By Hari Bansh Jha, Nepal
The international food policy Research Institute estimates that nearly 2 billion of the world's 8.7 billion hectares of cropland, pastures and forests used in agriculture have been degraded by erosion, pollution and deforestation. This will not likely affect food security global, but the regional and local impact could be severe. Damaged regions include northeast India, Bangladesh, Burma and Africa.
Indo-link's "news from india" Internet Web site says that as of August 15, 1995, project ERNET had linked 600 institutions with 50,000 Internet users in eight cities: Delhi, Mumbai, Madras, Hyderabad, Calcutta, Pune, Bangalore and Ahmedabad. The project hopes to extend this to 100 cities by March, 1996. Bangalore's Microland had announced partnerships and agreements with Sun Microsystems and Netscape Communications Corporation, making Microland the first to bring Web technology products to India. Meanwhile, to encourage use and understanding of "the net," the Indian government is giving free internet access and laptops to some members of parliament.
Anyone who has gone by train to Rameswaran probably enjoyed talking with a big family of Gujaratis and on the way to Kashi made friends with a Tamil family. With millions of northerners going south and southerners going north, a successful new venture, Sterling Resorts, Madras, is cashing in on India's internal religious tourism. Their new hotel chain called Heritage India is unique. These hotels, located near various remote Hindu holy sites, are designed in the traditional style of the area. Trees are planted and efforts made to reverse tourism's environmental degradation. Where feasible Sterling contributes to the maintenance of the temples and religious sites their guests have come to see. The service is tops. Their market is upscale. Their management is based on Vedanta. Managing director, R. Subramanian (above) says, "There is no dichotomy between Vedanta and business. Everybody is equal. As a boss I am not superior to my subordinates--we only perform different functions in the organizations. I respect people and they respect me. It is the most powerful way to energize people. I try to eliminate interpersonal conflicts. This is the perfect management concept. I believe it is going to make us one of the strongest business groups in the country." If Sterling succeeds, it will mark a new era where big business integrates Hindu values for success and the development of a better society for all.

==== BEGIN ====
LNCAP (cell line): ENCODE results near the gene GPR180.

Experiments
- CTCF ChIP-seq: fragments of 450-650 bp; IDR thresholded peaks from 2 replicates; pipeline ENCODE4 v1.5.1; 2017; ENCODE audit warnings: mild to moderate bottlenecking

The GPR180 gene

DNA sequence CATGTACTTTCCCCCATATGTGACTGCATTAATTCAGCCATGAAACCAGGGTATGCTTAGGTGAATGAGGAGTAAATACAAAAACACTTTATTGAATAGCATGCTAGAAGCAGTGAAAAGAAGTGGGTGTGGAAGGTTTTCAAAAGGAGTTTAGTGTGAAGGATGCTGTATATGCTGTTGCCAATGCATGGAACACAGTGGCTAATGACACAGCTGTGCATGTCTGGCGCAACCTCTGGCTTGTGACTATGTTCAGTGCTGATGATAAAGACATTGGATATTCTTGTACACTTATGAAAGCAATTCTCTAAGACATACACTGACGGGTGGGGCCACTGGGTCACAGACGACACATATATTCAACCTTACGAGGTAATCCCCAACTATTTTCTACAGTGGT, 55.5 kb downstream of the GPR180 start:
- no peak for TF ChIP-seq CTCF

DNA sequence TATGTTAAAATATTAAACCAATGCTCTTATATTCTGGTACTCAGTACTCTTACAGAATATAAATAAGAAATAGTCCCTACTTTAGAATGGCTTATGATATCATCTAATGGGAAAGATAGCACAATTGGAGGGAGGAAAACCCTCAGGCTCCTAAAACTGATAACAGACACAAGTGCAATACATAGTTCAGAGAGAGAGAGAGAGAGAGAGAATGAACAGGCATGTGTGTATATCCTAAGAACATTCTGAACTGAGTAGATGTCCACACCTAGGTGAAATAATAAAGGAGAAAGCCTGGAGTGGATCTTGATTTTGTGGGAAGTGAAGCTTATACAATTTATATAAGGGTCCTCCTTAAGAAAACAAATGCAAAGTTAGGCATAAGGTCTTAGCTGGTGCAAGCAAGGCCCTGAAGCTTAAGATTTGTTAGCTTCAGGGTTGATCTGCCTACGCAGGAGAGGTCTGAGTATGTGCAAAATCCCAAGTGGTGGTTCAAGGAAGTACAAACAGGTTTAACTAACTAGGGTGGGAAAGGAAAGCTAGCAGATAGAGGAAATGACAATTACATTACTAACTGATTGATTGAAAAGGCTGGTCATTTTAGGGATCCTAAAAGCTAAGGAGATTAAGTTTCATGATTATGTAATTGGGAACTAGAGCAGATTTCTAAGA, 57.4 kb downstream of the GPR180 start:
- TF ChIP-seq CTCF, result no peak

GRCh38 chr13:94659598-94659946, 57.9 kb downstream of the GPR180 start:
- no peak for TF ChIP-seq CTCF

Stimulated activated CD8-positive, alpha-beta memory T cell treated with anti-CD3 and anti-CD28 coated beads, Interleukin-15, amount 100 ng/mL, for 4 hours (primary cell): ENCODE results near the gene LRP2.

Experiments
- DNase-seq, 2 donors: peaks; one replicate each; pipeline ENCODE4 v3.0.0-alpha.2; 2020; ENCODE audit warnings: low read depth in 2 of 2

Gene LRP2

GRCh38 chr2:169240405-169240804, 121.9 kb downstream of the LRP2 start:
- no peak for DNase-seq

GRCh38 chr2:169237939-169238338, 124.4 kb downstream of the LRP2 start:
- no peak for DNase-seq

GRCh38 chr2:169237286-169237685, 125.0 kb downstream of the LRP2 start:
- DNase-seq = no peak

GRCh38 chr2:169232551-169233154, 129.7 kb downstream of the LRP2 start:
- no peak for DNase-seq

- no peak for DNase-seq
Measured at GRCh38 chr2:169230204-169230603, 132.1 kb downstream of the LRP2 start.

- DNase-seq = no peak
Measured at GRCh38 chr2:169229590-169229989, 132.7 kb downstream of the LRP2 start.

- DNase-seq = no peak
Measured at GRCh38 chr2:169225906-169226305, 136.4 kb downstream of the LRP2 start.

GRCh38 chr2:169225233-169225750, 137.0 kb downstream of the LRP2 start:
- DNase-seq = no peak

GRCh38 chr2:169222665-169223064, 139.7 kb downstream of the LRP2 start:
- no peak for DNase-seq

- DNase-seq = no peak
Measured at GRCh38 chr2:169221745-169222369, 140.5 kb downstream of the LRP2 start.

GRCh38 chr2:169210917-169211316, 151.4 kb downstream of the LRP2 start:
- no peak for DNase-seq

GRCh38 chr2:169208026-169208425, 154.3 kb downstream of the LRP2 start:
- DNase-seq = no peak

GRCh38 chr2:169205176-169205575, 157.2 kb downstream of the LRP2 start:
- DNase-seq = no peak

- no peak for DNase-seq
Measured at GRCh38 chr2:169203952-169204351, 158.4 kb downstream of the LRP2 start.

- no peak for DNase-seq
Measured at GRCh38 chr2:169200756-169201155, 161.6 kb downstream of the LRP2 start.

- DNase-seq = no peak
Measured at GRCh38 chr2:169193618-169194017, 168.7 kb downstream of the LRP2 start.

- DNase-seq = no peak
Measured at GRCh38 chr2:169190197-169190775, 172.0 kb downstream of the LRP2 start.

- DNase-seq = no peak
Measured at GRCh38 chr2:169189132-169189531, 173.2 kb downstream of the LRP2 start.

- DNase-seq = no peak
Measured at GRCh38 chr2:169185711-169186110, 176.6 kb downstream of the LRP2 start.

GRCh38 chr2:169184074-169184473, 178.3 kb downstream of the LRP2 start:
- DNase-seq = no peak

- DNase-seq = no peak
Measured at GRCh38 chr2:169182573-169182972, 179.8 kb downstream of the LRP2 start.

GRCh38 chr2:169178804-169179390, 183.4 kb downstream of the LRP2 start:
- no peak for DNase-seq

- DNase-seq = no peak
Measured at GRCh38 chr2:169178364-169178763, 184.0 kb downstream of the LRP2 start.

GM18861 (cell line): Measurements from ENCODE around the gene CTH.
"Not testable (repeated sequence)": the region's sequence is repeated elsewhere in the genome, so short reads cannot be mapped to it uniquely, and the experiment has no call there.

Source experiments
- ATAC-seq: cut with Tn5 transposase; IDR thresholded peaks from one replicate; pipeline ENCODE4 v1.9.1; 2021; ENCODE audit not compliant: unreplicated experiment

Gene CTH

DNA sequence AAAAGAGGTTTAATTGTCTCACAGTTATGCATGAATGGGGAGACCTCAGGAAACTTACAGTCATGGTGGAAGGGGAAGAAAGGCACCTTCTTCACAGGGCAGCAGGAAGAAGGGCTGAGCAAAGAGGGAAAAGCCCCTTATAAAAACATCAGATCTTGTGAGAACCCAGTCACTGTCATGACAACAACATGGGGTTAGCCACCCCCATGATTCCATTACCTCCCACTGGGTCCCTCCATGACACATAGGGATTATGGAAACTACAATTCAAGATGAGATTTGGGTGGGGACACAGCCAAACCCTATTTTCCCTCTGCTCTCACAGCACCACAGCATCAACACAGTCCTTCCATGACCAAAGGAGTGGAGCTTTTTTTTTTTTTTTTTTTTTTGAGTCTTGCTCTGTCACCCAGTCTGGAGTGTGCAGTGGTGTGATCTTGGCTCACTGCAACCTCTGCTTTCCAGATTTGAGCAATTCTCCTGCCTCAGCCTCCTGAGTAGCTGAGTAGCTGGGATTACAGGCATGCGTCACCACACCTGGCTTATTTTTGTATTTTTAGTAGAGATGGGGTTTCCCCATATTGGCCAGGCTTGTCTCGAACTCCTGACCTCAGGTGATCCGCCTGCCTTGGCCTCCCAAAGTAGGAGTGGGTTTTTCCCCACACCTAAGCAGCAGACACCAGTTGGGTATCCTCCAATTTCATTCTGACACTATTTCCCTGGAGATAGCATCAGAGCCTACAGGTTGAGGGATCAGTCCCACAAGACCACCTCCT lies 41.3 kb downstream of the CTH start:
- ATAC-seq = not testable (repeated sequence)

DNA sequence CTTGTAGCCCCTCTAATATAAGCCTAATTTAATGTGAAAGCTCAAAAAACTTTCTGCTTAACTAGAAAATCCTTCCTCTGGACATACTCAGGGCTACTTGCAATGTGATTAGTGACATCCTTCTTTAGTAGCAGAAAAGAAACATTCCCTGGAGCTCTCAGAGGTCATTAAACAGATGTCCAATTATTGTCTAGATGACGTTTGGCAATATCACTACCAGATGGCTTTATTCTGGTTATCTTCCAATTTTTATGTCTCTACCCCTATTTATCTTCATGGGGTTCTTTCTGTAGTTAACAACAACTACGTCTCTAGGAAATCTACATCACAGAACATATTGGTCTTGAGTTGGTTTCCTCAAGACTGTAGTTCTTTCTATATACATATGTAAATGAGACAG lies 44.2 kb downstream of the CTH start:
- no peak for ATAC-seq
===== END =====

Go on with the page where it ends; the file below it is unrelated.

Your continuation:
Second generation indian hindu girls in america are marrying more non-Indian boys. Manika Dhingra, a college student writing for India Post says: "Women are tired of being taken for granted. They want more. Indian women have learned they don't have to shoulder the double burden of a career and housework while the man watches TV. Many white men are willing to even feed the baby and change his diapers. Most Indian men will think you are crazy if you ask them to do this. American men are more sensitive to women's issues. Many learned to cook and help with the baby from their mothers." Also few girls are willing to leave America to live in India, and men in India are unlikely to move to America. The girls are left stranded. Marriage arrangements are deferred or badly handled by parents who don't let their daughters get to know prospective grooms. The girls, growing older, end up shopping on their own, fueled by hormones and the liberal values learned in college. Indian parents are becoming more accomodating--if the boy is a wealthy professional. Unfortunately, most girls who marry "outside" drop their Hindu traditions.
AIDS has killed nearly 5 million people since the late 1970's. Early controversies over predicted death rates based on HIV infections versus diagnoses of full-blown AIDS have receded unresolved. Medical speculation aside, people are dying, and the epidemic progresses with no cure in sight. A red-alert stands. The following few estimates as of mid-1995, are taken from electronic on-line services and the World Health Organization. They are given as full-blown cases (w/AIDS); and infections (w/HIV) through June 1995. Death after HIV infection varies from ten years to as soon as six-months after the onset of full-blown AIDS. Dr. Peter Piot, executive director of U.N. AIDS, says that the epidemic appears to have peaked in Northern Europe, where new infections are equal to or less than the number of deaths. The US has the most of any developed nation and 100,000 of its cases are among homeless persons. AIDS continues to expand in Africa where death rates are highest. Uganda is the worst hit country in the world. Close to 30% of its population may die of AIDS. Though just starting in Bharat, India could take the lead, where it is spread primarily through prostitution. By the year 2000 the global total of HIV infected persons is expected to reach 40 million, 5 million of whom may live in India.
Global4.5 million 8.5 million
Africa 420,000 8.5 million
Uganda 300,000 3 million
India2,000 (just starting) 1.6 million
USA 400,000 750,000
Relativity Watch--1992 USA mortalities: heart diseases, 925,079 (42.5 percent of all deaths); cancer, 521,100; accidents, 86,300; AIDS, 33,500.